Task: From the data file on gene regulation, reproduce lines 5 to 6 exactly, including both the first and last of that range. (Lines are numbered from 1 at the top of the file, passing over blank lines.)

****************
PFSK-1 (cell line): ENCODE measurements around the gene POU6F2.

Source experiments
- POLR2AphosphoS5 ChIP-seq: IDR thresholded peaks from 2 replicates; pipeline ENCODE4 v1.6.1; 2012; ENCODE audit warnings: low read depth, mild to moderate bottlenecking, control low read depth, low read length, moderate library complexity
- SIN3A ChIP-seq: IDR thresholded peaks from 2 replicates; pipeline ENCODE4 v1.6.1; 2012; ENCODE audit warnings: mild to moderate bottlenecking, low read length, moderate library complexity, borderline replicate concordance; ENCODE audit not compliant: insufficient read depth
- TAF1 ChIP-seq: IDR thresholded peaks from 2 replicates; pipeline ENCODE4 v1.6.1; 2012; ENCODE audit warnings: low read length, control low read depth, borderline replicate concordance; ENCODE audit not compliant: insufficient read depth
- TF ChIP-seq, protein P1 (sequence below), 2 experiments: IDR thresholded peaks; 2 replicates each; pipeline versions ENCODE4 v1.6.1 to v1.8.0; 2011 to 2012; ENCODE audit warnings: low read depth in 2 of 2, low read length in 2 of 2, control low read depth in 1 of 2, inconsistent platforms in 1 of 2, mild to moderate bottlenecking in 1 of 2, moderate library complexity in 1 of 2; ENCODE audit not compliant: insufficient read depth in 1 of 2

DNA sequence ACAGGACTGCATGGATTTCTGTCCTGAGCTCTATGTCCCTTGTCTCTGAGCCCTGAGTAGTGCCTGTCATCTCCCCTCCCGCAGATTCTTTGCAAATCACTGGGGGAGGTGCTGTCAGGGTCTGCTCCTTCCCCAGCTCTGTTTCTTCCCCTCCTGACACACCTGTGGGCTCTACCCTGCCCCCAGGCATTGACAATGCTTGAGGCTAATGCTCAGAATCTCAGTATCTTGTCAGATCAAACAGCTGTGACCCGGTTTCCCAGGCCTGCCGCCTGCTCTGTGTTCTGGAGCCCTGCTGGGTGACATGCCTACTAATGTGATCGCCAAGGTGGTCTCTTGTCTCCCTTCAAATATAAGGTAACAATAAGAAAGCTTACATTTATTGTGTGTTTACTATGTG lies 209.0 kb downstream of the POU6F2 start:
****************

- TAF1 ChIP-seq: IDR thresholded peaks from 2 replicates; pipeline ENCODE4 v1.6.1; 2012; ENCODE audit warnings: low read length, control low read depth, borderline replicate concordance; ENCODE audit not compliant: insufficient read depth
- TF ChIP-seq, protein P1 (sequence below), 2 experiments: IDR thresholded peaks; 2 replicates each; pipeline versions ENCODE4 v1.6.1 to v1.8.0; 2011 to 2012; ENCODE audit warnings: low read depth in 2 of 2, low read length in 2 of 2, control low read depth in 1 of 2, inconsistent platforms in 1 of 2, mild to moderate bottlenecking in 1 of 2, moderate library complexity in 1 of 2; ENCODE audit not compliant: insufficient read depth in 1 of 2